Brazil exchange traded funds could find support as the government removed a tax on foreign investment inflows, allowing global investors to move freely in and out of Brazilian markets.
Due to a drop in foreign inflows, Brazil has removed the financial transaction tax, or "IOF," on foreign purchases of government bonds and other fixed-income instruments, report Nestor Rabello and Alonso Soto for Reuters.
"We have observed a reduction in the international liquidity coming to Brazil… We are removing the obstacles for the entry of capital," Finance Minister Guido Mantega said.
The 6% IOF tax prevented the real from quickly appreciating in what appeared as a tool in the latest so-called currency war to fend against global loose monetary policies and quantitative easing measures.
"The IOF tax was originally introduced in 2010 to coiner-balance potential inflows to Brazilian government bond markets arising from Quantitative Easing policies in the U.S., Europe, and Japan," Jan Dehn, head of research, and Gustavo Medeiros, Brazil product manager, at Ashmore Investment Management, said in a research note.
However, with the speculation that the U.S. will taper its stimulus measures, the Brazilian real, along with other emerging-market currencies, has been weakening.
"Today, with the market returning to normal and the (U.S. Federal Reserve) likely reducing its expansionist policy, we can remove this obstacle," Montega added.
The currency has depreciated from a March 8 high of 1.94 Brazilian reals to the USD to its current price of around 2.13BRL, or an 8.9% drop. The WisdomTree Brazillian Real Fund (NYSEARCA:BZF) is down 6.8% over the past three months.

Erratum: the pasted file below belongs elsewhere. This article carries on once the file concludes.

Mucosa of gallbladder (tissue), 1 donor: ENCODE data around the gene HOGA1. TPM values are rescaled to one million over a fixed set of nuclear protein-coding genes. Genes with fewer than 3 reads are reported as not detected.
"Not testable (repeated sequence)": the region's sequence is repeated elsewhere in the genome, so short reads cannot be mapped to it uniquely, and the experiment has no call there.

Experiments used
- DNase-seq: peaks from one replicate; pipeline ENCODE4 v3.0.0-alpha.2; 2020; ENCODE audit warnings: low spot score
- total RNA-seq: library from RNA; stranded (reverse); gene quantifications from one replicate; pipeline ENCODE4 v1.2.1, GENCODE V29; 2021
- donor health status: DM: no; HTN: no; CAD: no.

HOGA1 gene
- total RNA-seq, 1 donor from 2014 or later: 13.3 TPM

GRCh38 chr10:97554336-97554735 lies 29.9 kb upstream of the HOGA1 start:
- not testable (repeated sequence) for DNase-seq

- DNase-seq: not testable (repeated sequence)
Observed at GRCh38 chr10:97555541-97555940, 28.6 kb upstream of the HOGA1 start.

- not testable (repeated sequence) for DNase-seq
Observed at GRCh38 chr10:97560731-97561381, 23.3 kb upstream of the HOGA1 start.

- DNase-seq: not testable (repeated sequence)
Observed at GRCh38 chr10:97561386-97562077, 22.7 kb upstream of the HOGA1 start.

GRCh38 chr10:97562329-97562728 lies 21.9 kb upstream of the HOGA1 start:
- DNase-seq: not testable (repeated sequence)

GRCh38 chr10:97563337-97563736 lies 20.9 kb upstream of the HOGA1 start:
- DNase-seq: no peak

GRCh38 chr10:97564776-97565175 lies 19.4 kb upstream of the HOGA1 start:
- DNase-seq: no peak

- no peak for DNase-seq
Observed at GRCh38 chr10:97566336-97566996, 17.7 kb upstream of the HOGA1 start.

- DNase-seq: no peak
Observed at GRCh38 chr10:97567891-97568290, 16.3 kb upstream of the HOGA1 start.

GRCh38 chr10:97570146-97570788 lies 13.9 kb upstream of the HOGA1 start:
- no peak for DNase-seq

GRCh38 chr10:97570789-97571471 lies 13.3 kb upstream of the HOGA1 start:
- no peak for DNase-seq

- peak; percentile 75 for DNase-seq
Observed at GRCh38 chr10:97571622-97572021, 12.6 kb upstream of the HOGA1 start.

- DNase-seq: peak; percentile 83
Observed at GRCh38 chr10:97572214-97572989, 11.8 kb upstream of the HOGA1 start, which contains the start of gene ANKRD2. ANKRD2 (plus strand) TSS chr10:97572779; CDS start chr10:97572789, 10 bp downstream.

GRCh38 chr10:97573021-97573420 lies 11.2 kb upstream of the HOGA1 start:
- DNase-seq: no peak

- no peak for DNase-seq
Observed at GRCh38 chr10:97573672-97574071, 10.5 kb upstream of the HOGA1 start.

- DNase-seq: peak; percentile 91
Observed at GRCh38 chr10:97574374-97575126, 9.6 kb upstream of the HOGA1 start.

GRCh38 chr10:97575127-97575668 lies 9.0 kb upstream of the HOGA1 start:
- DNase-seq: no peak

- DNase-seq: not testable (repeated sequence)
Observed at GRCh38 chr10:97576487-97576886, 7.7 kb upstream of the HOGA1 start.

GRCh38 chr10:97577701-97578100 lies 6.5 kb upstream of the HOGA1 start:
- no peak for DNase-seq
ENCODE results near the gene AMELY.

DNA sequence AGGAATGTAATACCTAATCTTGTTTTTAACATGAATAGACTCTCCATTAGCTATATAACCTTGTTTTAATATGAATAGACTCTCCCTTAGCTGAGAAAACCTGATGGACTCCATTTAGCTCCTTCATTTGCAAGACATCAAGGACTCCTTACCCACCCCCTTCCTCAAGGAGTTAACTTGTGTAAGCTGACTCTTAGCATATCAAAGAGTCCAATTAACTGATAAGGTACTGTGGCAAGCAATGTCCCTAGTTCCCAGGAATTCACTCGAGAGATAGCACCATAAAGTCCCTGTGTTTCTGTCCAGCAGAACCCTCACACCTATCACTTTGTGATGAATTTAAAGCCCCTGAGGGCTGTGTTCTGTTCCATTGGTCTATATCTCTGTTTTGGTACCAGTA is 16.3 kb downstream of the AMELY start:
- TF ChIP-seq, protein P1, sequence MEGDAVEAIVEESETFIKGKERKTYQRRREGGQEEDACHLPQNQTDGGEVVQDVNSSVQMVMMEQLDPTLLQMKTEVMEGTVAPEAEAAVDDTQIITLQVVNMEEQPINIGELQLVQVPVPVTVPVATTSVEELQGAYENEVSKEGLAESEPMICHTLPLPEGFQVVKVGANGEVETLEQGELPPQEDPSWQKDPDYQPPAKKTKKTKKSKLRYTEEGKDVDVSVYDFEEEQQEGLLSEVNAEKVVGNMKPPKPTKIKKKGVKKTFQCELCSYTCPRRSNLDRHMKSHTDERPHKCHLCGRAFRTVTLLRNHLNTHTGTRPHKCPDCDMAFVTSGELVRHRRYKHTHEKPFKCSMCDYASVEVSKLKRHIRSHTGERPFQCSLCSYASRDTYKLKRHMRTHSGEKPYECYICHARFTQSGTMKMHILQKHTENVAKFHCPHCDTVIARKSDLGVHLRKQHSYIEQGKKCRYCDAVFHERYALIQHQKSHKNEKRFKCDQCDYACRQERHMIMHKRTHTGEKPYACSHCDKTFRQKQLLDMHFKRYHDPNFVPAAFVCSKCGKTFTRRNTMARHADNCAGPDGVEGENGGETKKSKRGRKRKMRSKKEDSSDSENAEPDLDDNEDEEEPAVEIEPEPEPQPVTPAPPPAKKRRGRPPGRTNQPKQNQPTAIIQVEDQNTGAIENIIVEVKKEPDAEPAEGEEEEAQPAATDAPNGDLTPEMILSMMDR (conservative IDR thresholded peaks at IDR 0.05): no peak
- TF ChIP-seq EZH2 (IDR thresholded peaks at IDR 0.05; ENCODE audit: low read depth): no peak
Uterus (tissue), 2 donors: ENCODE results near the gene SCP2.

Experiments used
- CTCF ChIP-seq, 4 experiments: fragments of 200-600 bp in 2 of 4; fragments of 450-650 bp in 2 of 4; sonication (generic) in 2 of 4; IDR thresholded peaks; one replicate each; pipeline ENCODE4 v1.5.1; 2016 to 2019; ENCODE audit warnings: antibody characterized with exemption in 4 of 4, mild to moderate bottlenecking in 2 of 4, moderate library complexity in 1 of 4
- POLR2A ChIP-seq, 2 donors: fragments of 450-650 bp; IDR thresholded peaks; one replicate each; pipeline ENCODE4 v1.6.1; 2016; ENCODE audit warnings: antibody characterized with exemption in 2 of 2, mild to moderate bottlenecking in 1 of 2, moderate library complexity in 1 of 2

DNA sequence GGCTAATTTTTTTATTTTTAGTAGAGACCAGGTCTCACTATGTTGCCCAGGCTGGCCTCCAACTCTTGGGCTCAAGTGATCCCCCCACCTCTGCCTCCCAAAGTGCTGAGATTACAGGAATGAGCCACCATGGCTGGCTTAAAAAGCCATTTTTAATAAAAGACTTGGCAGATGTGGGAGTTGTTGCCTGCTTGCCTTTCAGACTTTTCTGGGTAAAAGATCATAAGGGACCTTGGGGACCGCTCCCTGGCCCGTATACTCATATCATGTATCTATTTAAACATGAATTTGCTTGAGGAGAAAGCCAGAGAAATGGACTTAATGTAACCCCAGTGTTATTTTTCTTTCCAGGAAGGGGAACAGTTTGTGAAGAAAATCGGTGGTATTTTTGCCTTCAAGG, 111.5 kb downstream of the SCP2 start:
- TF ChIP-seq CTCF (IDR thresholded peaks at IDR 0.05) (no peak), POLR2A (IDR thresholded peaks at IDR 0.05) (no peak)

"The government is getting concerned that global liquidity conditions are changing really fast and that this could push the real to a much weaker level," Marcelo Salomon, an economist at Barclays, said in a Financial Timesarticle.
While a weaker real could help the country's export industry, the government is growing concerned that a sharp depreciation could exacerbate inflation.
The benchmark Bovespa Index was down 1.8% Wednesday.
Brazil country-specific ETFs were also down Wednesday. The iShares MSCI Brazil Index Fund (NYSEARCA:EWZ) was down 1.5% during afternoon trading. The fund has declined 8.6% year-to-date. EWZ does not hedge against a depreciating real, so the weakeningcurrency has had a negative effect on the funds' overall performances.
However, investors, who are still interested in Brazil and believe the currency will continue to depreciate, could take a look at the db X-trackers MSCI Brazil Hedged Equity Fund (NYSEARCA:DBBR), which tries to mitigate exposure to fluctuations between the U.S. dollar and Brazilian real. The ETF is down 5.3% year-to-date.
Max Chen contributed to this article.
Disclosure: I have no positions in any stocks mentioned, and no plans to initiate any positions within the next 72 hours. I wrote this article myself, and it expresses my own opinions. I am not receiving compensation for it. I have no business relationship with any company whose stock is mentioned in this article.